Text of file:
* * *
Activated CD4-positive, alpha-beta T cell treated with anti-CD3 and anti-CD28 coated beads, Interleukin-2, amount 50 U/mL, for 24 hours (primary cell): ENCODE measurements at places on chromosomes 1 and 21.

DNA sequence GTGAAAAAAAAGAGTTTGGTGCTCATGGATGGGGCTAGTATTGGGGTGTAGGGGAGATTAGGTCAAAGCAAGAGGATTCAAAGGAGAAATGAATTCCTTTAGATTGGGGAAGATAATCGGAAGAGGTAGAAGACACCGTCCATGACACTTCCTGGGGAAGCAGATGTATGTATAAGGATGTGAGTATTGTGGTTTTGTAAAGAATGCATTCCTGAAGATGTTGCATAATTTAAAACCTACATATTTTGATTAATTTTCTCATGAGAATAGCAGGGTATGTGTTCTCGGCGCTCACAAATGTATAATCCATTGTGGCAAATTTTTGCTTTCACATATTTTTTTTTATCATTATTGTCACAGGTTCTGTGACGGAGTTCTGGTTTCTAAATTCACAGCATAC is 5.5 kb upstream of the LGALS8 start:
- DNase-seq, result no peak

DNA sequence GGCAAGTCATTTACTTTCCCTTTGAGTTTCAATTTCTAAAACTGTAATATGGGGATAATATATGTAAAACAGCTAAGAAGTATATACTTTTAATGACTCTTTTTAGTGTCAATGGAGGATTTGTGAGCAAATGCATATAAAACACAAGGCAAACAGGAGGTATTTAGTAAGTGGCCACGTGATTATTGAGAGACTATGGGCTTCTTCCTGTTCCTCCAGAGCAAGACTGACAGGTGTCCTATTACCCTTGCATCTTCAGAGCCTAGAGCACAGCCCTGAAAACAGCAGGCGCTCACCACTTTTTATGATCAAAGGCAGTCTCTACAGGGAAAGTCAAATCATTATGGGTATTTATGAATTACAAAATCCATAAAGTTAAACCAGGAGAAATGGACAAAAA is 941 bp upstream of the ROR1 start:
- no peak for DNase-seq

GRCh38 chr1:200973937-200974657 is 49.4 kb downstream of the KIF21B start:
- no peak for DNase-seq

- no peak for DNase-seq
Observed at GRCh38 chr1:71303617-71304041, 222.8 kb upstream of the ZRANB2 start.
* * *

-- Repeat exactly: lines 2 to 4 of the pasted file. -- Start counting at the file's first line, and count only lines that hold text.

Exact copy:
DNA sequence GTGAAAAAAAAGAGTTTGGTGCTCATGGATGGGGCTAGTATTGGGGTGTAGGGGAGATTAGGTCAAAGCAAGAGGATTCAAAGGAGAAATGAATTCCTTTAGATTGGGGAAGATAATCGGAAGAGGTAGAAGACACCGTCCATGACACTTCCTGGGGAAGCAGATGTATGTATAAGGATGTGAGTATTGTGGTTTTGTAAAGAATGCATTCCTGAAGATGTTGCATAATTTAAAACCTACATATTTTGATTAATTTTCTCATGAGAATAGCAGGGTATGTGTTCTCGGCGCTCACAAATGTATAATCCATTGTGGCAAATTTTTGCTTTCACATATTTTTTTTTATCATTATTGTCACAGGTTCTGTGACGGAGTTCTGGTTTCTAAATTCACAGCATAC is 5.5 kb upstream of the LGALS8 start:
- DNase-seq, result no peak

DNA sequence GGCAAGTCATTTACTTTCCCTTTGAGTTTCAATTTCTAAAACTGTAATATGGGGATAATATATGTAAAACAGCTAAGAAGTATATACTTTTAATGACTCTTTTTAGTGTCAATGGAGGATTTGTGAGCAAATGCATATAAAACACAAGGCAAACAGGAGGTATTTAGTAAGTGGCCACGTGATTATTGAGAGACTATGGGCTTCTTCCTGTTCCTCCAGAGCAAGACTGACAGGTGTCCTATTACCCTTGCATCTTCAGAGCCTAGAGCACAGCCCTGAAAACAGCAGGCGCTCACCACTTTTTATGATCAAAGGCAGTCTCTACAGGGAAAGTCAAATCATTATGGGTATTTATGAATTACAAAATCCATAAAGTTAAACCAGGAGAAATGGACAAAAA is 941 bp upstream of the ROR1 start: